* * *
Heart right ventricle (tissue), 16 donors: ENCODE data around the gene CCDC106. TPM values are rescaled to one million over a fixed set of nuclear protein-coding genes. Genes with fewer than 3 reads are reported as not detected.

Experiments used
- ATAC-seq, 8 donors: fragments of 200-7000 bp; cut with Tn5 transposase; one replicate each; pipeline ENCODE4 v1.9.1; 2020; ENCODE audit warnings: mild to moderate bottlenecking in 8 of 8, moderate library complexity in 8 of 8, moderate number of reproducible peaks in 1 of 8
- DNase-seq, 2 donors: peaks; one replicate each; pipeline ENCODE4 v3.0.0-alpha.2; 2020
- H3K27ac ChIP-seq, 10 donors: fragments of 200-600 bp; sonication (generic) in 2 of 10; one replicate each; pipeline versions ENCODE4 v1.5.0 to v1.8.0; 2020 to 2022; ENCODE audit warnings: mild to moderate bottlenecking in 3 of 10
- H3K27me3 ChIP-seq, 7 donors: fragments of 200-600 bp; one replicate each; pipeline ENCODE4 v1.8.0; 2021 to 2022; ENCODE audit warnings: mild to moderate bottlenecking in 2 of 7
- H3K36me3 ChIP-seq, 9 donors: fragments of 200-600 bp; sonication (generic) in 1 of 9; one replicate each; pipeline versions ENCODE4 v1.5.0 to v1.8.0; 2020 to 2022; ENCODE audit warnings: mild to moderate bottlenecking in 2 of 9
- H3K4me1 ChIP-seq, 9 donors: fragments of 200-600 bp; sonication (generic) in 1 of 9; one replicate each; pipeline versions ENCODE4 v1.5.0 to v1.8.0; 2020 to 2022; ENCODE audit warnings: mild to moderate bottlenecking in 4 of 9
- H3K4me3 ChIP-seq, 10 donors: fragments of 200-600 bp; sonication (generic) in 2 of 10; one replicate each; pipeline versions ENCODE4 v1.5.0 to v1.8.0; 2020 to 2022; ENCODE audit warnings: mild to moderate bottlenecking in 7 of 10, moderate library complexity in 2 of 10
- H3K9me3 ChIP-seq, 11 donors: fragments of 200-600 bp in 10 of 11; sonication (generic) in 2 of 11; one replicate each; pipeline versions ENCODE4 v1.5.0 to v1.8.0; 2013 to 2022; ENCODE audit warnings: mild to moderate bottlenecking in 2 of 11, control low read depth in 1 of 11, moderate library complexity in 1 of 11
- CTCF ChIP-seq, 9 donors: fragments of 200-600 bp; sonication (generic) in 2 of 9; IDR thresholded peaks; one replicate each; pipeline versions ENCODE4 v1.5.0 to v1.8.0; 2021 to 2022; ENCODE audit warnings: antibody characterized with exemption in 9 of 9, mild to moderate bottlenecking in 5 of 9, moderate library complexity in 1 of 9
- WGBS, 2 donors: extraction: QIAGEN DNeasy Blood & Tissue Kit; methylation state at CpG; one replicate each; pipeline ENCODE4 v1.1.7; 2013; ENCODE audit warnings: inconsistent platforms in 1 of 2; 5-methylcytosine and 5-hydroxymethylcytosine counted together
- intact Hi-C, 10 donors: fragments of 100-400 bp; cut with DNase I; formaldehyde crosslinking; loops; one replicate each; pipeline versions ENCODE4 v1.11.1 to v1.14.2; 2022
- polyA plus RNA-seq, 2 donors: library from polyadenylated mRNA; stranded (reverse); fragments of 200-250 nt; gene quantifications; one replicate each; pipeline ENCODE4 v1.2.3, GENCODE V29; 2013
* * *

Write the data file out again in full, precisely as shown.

Heart right ventricle (tissue), 16 donors: ENCODE data around the gene CCDC106. TPM values are rescaled to one million over a fixed set of nuclear protein-coding genes. Genes with fewer than 3 reads are reported as not detected.

Experiments used
- ATAC-seq, 8 donors: fragments of 200-7000 bp; cut with Tn5 transposase; one replicate each; pipeline ENCODE4 v1.9.1; 2020; ENCODE audit warnings: mild to moderate bottlenecking in 8 of 8, moderate library complexity in 8 of 8, moderate number of reproducible peaks in 1 of 8
- DNase-seq, 2 donors: peaks; one replicate each; pipeline ENCODE4 v3.0.0-alpha.2; 2020
- H3K27ac ChIP-seq, 10 donors: fragments of 200-600 bp; sonication (generic) in 2 of 10; one replicate each; pipeline versions ENCODE4 v1.5.0 to v1.8.0; 2020 to 2022; ENCODE audit warnings: mild to moderate bottlenecking in 3 of 10
- H3K27me3 ChIP-seq, 7 donors: fragments of 200-600 bp; one replicate each; pipeline ENCODE4 v1.8.0; 2021 to 2022; ENCODE audit warnings: mild to moderate bottlenecking in 2 of 7
- H3K36me3 ChIP-seq, 9 donors: fragments of 200-600 bp; sonication (generic) in 1 of 9; one replicate each; pipeline versions ENCODE4 v1.5.0 to v1.8.0; 2020 to 2022; ENCODE audit warnings: mild to moderate bottlenecking in 2 of 9
- H3K4me1 ChIP-seq, 9 donors: fragments of 200-600 bp; sonication (generic) in 1 of 9; one replicate each; pipeline versions ENCODE4 v1.5.0 to v1.8.0; 2020 to 2022; ENCODE audit warnings: mild to moderate bottlenecking in 4 of 9
- H3K4me3 ChIP-seq, 10 donors: fragments of 200-600 bp; sonication (generic) in 2 of 10; one replicate each; pipeline versions ENCODE4 v1.5.0 to v1.8.0; 2020 to 2022; ENCODE audit warnings: mild to moderate bottlenecking in 7 of 10, moderate library complexity in 2 of 10
- H3K9me3 ChIP-seq, 11 donors: fragments of 200-600 bp in 10 of 11; sonication (generic) in 2 of 11; one replicate each; pipeline versions ENCODE4 v1.5.0 to v1.8.0; 2013 to 2022; ENCODE audit warnings: mild to moderate bottlenecking in 2 of 11, control low read depth in 1 of 11, moderate library complexity in 1 of 11
- CTCF ChIP-seq, 9 donors: fragments of 200-600 bp; sonication (generic) in 2 of 9; IDR thresholded peaks; one replicate each; pipeline versions ENCODE4 v1.5.0 to v1.8.0; 2021 to 2022; ENCODE audit warnings: antibody characterized with exemption in 9 of 9, mild to moderate bottlenecking in 5 of 9, moderate library complexity in 1 of 9
- WGBS, 2 donors: extraction: QIAGEN DNeasy Blood & Tissue Kit; methylation state at CpG; one replicate each; pipeline ENCODE4 v1.1.7; 2013; ENCODE audit warnings: inconsistent platforms in 1 of 2; 5-methylcytosine and 5-hydroxymethylcytosine counted together
- intact Hi-C, 10 donors: fragments of 100-400 bp; cut with DNase I; formaldehyde crosslinking; loops; one replicate each; pipeline versions ENCODE4 v1.11.1 to v1.14.2; 2022
- polyA plus RNA-seq, 2 donors: library from polyadenylated mRNA; stranded (reverse); fragments of 200-250 nt; gene quantifications; one replicate each; pipeline ENCODE4 v1.2.3, GENCODE V29; 2013